The Hound of the Baskervilles by Sir Arthur Conan Doyle

Posted by on Aug 18, 2017 in 2017, 4 stars, Book Review, Sir Arthur Conan Doyle | 1 comment

The Hound of the Baskervilles by Sir Arthur Conan Doyle, illustrated by Pam SmyThe Hound of the Baskervilles by Sir Arthur Conan Doyle, illustrated by Pam Smy

Genre: Mystery
Format: Hardcover and Ebook
Series: #5 in the traditional canon of Sherlock Holmes
Publisher: Candlewick Press
Publication Date: originally 1902, this edition 200
Pages: 271
Source: Library

The Book:
From the publisher:

“Mr. Holmes, they were the footprints of a gigantic hound!”
The body of Sir Charles Baskerville has been found on the grounds of his Devon estate, his face a frozen picture of horror and fear. The only clue is the footprint of a terrible beast. Locals blame the legendary monster that haunts the moor, fulfilling the diabolical curse of the Baskervilles. But Holmes is sure the answer lies within the natural world. Can he and Watson solve the case before Sir Charles’s heir meets the same terrifying fate?

This classic horror story, featuring Pam Smy’s eerie artwork, pits science against superstition and detective against dog, as Holmes hunts down a fiendish murderer.

My Thoughts:
I started reading the Sherlock Holmes books a few years ago and enjoy them. Suddenly, oops! It’s been three years since I read one. That’s why I put this on my list of Five Books I Want to Read Summer 2017. My library had this beautiful illustrated edition with wonderful artwork and lovely thick paper. It was one of those books that just feels good to have in your hands.

The story was interesting. I went into it not really knowing anything about it which kind of surprised me. In this book, Holmes is actually absent for quite a bit. Watson actually begins the investigation on his own, Of course Holmes comes along and winds things up in his usual style.

It’s a classic that holds up to time. Even though it’s a now historical setting the writing doesn’t feel old. The buildup of tension and the dark atmosphere worked well.

The edition I read was illustrated beautifully by Pam Smy. Her artwork only added to my enjoyment of this book.

Pam Smy Illustration in Hound of the Baskervilles

Pam Smy Illustration in Hound of the Baskervilles

4 stars Rating 4/5

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The Memoirs of Sherlock Holmes by Sir Arthur Conan Doyle

Posted by on Sep 9, 2014 in 2014, 4 stars, Book Review, Sir Arthur Conan Doyle | 0 comments

The Memoirs of Sherlock Holmes by Sir Arthur Conan Doyle
The Memoirs of Sherlock Holmes by Sir Arthur Conan Doyle

Genre: Mysterym Short Stories
Series: #4 in the traditional canon of Sherlock Holmes
Publisher: The Floating Press
Publication Date: 1892-1893 (this edition 2009)
Pages: 207
Source: Purchased

The Short Version:
Another collection of short stories featuring Sherlock Holmes as told by his friend Dr. Watson.

Why I Read It:
I started reading the Sherlock Holmes stories and books a couple of years ago and really enjoyed them. Most of them are a collection of stories so having them on my phone and ereader makes them great for always having something to read when I have a few minutes.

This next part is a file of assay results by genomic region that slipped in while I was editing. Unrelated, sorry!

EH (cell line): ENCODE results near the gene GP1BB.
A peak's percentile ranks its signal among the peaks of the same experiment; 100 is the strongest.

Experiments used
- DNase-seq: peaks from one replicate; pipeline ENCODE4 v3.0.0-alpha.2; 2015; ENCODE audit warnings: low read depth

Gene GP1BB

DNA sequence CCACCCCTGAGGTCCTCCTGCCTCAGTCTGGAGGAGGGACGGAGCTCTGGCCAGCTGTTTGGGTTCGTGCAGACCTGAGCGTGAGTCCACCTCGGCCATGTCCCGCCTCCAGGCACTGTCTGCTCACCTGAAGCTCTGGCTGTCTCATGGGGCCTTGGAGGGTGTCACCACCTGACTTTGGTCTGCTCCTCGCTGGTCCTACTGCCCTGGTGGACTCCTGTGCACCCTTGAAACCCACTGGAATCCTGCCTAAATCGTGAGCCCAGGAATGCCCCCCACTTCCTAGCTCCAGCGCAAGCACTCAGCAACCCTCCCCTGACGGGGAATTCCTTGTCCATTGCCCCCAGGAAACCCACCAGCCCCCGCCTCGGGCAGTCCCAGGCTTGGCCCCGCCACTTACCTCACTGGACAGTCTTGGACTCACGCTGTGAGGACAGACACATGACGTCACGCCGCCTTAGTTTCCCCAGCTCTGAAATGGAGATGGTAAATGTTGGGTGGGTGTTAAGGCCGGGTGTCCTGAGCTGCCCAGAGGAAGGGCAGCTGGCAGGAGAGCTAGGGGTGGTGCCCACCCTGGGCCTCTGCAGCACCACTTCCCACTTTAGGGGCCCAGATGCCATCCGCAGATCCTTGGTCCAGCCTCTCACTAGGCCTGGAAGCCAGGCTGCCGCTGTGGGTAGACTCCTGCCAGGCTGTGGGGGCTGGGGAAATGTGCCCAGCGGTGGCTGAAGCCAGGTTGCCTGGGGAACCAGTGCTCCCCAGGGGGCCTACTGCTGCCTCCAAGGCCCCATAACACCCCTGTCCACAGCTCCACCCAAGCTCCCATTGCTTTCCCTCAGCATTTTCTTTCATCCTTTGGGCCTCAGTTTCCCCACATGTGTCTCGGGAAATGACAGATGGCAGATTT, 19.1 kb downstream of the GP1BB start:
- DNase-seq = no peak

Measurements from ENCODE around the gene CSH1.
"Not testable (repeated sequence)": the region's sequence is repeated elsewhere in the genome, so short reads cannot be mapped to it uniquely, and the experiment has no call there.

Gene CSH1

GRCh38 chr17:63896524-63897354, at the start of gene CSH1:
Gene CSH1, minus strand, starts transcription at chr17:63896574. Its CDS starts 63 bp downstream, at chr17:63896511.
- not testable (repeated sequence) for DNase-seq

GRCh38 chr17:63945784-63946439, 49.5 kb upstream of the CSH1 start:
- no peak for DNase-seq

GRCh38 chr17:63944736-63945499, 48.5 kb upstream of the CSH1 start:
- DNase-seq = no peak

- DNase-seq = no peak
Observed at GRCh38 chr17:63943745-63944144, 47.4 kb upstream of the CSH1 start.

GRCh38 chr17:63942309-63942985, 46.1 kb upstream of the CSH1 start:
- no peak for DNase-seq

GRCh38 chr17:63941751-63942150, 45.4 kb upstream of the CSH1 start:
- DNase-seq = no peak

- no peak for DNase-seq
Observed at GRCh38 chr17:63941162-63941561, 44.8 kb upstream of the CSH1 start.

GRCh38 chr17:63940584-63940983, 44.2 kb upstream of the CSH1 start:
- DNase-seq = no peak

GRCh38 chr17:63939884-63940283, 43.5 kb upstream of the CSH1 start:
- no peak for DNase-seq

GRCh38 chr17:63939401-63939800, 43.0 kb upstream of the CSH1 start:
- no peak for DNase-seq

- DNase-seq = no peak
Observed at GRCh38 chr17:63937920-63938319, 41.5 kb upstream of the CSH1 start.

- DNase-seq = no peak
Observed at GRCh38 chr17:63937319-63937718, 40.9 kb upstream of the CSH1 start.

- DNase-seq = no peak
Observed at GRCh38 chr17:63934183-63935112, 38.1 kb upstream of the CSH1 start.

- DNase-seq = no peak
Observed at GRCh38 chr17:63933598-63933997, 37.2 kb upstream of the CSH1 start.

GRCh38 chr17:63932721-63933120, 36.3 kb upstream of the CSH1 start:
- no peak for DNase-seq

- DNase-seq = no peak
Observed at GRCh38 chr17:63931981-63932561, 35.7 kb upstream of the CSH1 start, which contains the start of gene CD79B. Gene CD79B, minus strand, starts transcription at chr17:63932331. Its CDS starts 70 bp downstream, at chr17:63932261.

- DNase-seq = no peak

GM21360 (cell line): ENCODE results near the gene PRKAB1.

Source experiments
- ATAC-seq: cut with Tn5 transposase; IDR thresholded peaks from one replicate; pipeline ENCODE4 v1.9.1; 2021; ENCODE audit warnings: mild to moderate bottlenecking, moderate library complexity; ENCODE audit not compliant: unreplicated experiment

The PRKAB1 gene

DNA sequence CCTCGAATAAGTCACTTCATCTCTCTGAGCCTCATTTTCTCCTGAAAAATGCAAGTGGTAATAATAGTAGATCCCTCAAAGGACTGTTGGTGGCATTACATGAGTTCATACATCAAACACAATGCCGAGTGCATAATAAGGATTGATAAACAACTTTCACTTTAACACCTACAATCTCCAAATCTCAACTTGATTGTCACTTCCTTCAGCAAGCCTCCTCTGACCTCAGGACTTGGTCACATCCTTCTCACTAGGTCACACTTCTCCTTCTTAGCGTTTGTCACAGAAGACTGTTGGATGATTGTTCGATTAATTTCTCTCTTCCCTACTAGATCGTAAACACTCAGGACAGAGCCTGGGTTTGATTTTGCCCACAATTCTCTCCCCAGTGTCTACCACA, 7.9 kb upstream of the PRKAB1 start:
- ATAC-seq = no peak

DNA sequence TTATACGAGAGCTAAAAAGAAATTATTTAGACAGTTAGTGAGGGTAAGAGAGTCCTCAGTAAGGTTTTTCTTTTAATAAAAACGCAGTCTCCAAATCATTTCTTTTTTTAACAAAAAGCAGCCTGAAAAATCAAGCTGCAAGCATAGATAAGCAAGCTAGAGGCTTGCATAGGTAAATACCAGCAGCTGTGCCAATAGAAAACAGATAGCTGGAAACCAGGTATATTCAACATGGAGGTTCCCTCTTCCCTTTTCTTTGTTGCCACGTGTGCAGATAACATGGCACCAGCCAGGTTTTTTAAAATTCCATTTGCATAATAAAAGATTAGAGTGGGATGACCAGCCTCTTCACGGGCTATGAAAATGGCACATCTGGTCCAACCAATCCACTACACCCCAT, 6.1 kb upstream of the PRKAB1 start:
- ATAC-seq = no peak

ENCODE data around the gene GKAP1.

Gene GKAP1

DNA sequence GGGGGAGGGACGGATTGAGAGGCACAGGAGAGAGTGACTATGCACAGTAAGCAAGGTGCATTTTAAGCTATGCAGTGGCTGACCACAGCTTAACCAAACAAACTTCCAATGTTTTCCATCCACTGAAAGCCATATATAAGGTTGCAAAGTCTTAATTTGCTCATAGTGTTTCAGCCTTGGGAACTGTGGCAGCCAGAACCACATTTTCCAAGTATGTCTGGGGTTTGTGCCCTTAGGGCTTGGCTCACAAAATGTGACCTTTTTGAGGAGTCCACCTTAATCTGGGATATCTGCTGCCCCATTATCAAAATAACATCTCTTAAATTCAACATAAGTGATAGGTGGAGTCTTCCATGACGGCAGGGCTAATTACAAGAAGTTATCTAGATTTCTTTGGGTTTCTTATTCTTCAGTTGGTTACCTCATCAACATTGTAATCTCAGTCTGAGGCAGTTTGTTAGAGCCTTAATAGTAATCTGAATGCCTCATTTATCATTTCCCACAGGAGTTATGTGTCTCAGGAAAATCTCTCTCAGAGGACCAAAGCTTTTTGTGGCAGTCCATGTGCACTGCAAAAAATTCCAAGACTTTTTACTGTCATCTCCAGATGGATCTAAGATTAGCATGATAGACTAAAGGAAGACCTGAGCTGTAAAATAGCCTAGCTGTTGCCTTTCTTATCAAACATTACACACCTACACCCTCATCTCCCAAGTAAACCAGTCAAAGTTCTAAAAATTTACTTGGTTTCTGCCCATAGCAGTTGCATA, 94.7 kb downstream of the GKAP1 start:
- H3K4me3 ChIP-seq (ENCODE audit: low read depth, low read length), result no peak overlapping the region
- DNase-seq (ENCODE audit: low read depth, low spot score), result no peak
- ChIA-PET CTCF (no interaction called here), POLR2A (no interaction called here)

The Book:
From the Dover Thrift Edition:

Boasting some of Sherlock Holmes’s finest adventures, this classic 1894 collection was originally written in serial form. Eleven of the most popular tales of the immortal sleuth include “Silver Blaze,” concerning the “curious incident of the dog in the night-time”; “The Greek Interpreter,” starring Holmes’s even more formidable brother, Mycroft; and “The Final Problem,” the detective’s notorious confrontation with arch-criminal Moriarty at the Reichenbach Falls.

Holmes and Dr. Watson remain history’s greatest detective team, and Sir Arthur Conan Doyle’s portrayals of male comradeship, the thrills of the chase, and the misty precincts of Victorian London remains unmatched in detective literature.

My Thoughts:
These stories are great for when I have a few minutes here and there or as a break between longer books. I enjoy Watson’s asides and comments about Holmes.

I don’t think you need alarm yourself,” said I. “I have usually found that there is was a method to his madness.

The stories are varied and do not follow a chronological order. It was interesting to meet Holmes’ brother Mycroft and have him show up again to assist with an investigation. In one the answer is truly that “The butler did it”.

Another of them is notable because of how Sherlock Holmes gets it completely wrong.

A couple of the stories are of Holmes first cases and took place before he met Watson. In these, rather than Watson telling the story as he experienced it he’s simply telling the reader what Holmes told him..

The final story was the most fascinating to me since it was my first introduction to Professor Moriarty.

I am enjoying reading the Sherlock Holmes stories and books. I’m looking forward to the next one which is The Hound of the Baskervilles.

4 stars Rating 4/5

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The Adventures of Sherlock Holmes by Sir Arthur Conan Doyle

Posted by on Nov 19, 2013 in 2013, 4 stars, Book Review, Short Stories, Sir Arthur Conan Doyle | 3 comments

The Adventures of Sherlock Holmes by Sir Arthur Conan Doyle

The Adventures of Sherlock Holmes by Sir Arthur Conan Doyle

Genre: Mystery / Short Stories
Series: #3 in the traditional canon of Sherlock Holmes
Publisher: The Floating Press
Publication Date: 1891-1892 (this edition 2009)
Pages: 243
Source: Purchased

The Short Version:
A collection of 12 short stories featuring Sherlock Holmes as told by his friend Dr. Watson.

Why I Read It:
I started reading the Sherlock Holmes stories and books a couple of years ago and really enjoyed them. I bought this one then and wanted to read it but for a gazillion reasons kept reading something else first. Thanks to the Sherlock Holmes Reading Challenge I had an excuse to put it at the top of the To Be Read list.

The Book:
from the Google ebook edition:

Presenting 12 tales starring the legendary British detective Sherlock Holmes, this 1892 book is Arthur Conan Doyle’s first short-story collection. The mystery compilation includes some of Holmes’s finest cases with his dutiful sidekick, Doctor Watson, most notably “A Scandal in Bohemia,” in which Holmes matches wits with the crafty former lover of a European king. Also featured is “The Adventure of the Red-Headed League,” a study in misdirection that unfolds to become a much larger scheme. The stories, initially published in the Strand Magazine, are essential reading for Holmes fans.

My Thoughts:
I knew this would happen. Once I ventured back into the world of Sherlock Holmes I could kick myself for not reading this sooner. This collection of short stories is simply fun.

I enjoy the asides and observations of Watson as much as I enjoy the mysteries themselves. But I forgot how often Holmes can make me chuckle.

“What are you going to do, then?” I asked.